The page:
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When Relevance Fails

Today we are happy to present the third post in Diane and Michael Ravitch’sRavitchjackmiller series on Moreover. They are the authors of THE ENGLISH READER: What Every Literate Person Needs To Know, .

For decades, professors of pedagogy have preached the gospel of Relevance. According to this gospel, students will have greater motivation to learn if their lessons are about their own lives, or if they can read stories about people just like themselves.

In pursuit of the holy grail of Relevance, the textbooks have been dumbed down, as students read math problems that they might encounter in their daily lives, read books about depressed and rebellious teens instead of great literature, and study the history of workers and other nameless people rather than the major events and individuals who have shaped our world.

This philosophy of education has prevailed in our schools for the past two or three generations of students, but it is impossible to discern its benefits. Students do not seem to be more motivated by reading about people just like themselves. The only sure effect is that they know less about important literature and history. Everytime a pollster takes to the street to ask about historical figures, or the meaning of the Bill of Rights, or the geography of the world, or any other substantive knowledge, the responses are always shocking; at a certain point of sameness, they turn from shocking to titillating.

Those who advocate Relevance are never dissuaded, however, by such poor results. First, they claim that anything generally recognized as “knowledge” (such as locating Egypt or Mexico on a world map) is “mere facts” or trivia, and therefore unimportant. Second, they claim that no one has ever known such things in the past. Since ignorance prevailed a generation or four generations ago, it should prevail now as well.

There is an older concept of education in which the educator is a sort of missionary, bringing enlightenment to the illiterate and unschooled. This educator seeks to open the unlettered to the world of ideas and knowledge. This educator knows how to distinguish between what is great, what is good, what is mediocre, and what is dross.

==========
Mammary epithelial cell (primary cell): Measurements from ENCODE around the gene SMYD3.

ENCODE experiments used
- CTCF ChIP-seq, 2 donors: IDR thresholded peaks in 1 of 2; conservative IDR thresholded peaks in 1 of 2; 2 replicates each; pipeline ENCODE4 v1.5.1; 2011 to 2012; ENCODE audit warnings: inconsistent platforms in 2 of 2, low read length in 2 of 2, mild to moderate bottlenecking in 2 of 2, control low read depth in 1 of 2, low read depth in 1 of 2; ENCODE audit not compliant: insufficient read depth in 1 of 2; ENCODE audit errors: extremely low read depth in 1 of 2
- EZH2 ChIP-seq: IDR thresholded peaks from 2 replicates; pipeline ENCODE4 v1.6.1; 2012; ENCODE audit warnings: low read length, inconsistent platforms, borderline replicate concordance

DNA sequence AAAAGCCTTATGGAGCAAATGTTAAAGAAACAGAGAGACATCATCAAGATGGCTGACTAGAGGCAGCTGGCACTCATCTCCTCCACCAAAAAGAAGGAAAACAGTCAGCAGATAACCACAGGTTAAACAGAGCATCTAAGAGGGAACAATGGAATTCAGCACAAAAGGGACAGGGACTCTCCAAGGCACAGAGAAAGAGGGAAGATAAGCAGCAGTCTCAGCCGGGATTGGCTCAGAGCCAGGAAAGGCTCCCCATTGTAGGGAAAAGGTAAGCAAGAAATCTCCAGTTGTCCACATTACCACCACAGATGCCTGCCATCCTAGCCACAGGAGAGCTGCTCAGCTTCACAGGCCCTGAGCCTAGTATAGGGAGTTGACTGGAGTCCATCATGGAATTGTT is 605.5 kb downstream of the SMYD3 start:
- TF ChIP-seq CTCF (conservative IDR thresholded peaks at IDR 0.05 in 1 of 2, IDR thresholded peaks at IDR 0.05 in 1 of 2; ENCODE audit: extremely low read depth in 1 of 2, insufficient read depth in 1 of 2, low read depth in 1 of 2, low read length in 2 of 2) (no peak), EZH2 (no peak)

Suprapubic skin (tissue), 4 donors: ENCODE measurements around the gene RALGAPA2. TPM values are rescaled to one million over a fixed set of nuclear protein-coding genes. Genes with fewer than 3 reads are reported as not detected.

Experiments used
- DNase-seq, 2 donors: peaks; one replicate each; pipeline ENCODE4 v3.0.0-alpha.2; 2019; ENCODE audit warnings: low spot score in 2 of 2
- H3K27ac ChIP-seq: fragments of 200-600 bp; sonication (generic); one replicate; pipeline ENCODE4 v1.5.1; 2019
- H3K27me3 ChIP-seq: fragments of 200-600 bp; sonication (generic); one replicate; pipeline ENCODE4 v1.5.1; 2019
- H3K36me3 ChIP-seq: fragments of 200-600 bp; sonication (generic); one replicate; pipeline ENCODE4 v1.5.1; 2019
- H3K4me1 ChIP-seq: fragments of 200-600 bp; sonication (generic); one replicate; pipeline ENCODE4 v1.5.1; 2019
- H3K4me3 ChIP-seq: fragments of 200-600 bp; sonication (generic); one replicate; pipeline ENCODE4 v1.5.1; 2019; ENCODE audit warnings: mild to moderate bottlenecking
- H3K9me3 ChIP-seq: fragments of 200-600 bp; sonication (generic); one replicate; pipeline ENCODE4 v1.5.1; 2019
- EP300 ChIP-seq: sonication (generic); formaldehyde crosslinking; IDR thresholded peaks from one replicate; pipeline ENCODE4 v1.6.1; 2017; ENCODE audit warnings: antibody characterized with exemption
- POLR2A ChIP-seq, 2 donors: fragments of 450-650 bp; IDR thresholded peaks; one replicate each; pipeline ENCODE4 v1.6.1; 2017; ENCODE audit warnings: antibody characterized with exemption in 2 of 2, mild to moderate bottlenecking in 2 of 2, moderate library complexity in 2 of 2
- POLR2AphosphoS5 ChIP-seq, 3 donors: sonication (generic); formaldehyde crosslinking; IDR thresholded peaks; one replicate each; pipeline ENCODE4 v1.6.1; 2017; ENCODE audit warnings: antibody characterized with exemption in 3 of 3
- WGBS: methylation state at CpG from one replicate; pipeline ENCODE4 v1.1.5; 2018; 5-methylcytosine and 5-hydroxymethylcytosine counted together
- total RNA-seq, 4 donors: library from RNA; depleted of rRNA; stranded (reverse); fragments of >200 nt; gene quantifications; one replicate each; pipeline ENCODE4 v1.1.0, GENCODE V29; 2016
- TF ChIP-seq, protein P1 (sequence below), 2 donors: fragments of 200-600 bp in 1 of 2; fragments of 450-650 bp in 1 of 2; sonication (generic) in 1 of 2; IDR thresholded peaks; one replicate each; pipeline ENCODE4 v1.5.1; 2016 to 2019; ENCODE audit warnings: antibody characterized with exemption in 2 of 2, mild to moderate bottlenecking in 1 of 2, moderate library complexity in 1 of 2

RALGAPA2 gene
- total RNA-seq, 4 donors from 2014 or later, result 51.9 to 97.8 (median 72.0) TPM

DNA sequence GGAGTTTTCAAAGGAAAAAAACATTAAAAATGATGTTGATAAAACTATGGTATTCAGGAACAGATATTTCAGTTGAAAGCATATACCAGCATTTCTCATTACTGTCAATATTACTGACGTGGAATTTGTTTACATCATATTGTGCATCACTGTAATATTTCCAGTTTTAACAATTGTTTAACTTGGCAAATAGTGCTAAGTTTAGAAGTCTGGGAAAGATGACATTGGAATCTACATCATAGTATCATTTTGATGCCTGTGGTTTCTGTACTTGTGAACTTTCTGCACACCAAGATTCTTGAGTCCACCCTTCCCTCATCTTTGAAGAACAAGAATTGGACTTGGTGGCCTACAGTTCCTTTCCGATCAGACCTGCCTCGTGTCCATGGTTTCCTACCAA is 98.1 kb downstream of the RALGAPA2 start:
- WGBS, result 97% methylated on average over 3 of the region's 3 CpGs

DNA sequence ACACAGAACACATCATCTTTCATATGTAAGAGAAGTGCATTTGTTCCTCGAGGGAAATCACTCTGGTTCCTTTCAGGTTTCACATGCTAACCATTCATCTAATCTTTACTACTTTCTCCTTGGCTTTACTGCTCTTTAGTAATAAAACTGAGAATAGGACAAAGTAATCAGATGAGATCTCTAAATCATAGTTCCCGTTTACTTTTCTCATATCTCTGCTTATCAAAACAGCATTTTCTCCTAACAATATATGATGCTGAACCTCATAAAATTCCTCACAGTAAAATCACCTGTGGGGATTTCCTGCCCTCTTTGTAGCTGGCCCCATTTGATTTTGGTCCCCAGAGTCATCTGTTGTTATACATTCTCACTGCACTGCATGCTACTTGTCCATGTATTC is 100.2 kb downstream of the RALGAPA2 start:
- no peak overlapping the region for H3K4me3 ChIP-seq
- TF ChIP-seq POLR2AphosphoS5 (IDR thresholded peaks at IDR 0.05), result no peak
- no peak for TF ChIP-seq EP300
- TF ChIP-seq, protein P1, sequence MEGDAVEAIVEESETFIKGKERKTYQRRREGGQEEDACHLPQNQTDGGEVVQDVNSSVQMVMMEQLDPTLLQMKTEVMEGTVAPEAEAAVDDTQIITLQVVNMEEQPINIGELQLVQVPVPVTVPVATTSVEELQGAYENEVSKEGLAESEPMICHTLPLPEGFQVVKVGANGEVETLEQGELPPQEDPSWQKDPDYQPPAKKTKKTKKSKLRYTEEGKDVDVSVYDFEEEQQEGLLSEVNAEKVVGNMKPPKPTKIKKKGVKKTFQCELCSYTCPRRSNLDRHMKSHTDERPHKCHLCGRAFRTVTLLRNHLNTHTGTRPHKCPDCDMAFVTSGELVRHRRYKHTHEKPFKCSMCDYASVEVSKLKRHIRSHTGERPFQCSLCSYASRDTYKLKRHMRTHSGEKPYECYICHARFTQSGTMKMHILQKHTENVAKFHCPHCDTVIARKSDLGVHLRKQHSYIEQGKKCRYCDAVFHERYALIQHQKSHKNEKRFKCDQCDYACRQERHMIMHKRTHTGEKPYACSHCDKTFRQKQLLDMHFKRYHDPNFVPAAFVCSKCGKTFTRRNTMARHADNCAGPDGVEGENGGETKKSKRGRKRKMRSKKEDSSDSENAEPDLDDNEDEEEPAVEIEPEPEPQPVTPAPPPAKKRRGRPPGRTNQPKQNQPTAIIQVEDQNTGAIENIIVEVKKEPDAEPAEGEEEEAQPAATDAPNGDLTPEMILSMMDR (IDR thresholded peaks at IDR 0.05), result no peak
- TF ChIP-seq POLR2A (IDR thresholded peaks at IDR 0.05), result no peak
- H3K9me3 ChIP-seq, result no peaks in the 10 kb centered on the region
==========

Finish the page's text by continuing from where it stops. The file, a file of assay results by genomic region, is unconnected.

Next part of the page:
This latter educator is now out of fashion. Let us hope that his and her like are to be found again, before our culture is completely swamped by transient, meaningless Relevance.

Diane Ravitch

Recent Comments

  1. Matt

    I really enjoyed today’s post! I agree with a lot of what is said. In my HS Econ books there were articles about Tiger Woods that stressed relevance, however, the only thing I remember is that Tiger Woods was in my book nothing about economics. I believe that relevance is an important motivator and not 1 way will work, but to incorporate both in learning would be best for all. To learn all facts and to learn whats relevant are both important to the furthering of one’s education. Just my thoughts…

  2. Will

    I think the whole concept of relevance is backward. The whole basis of the liberal education system is that the various subjects we teach – history, geography, literature, the sciences – are relevant to all, and that a well-rounded individual is more valuable than someone who is too focused. By making the material relevant in terms of the student rather than the other way around, we are making them more focused on their own little world.

    So maybe, instead of eliminating The Great Gatsby in favor of some more “relevant” book (ie more modern and with adolescent characters), we should focus on teaching them why the problems that Fitzgerald wrote about are still important.

    Thanks for the interesting post!

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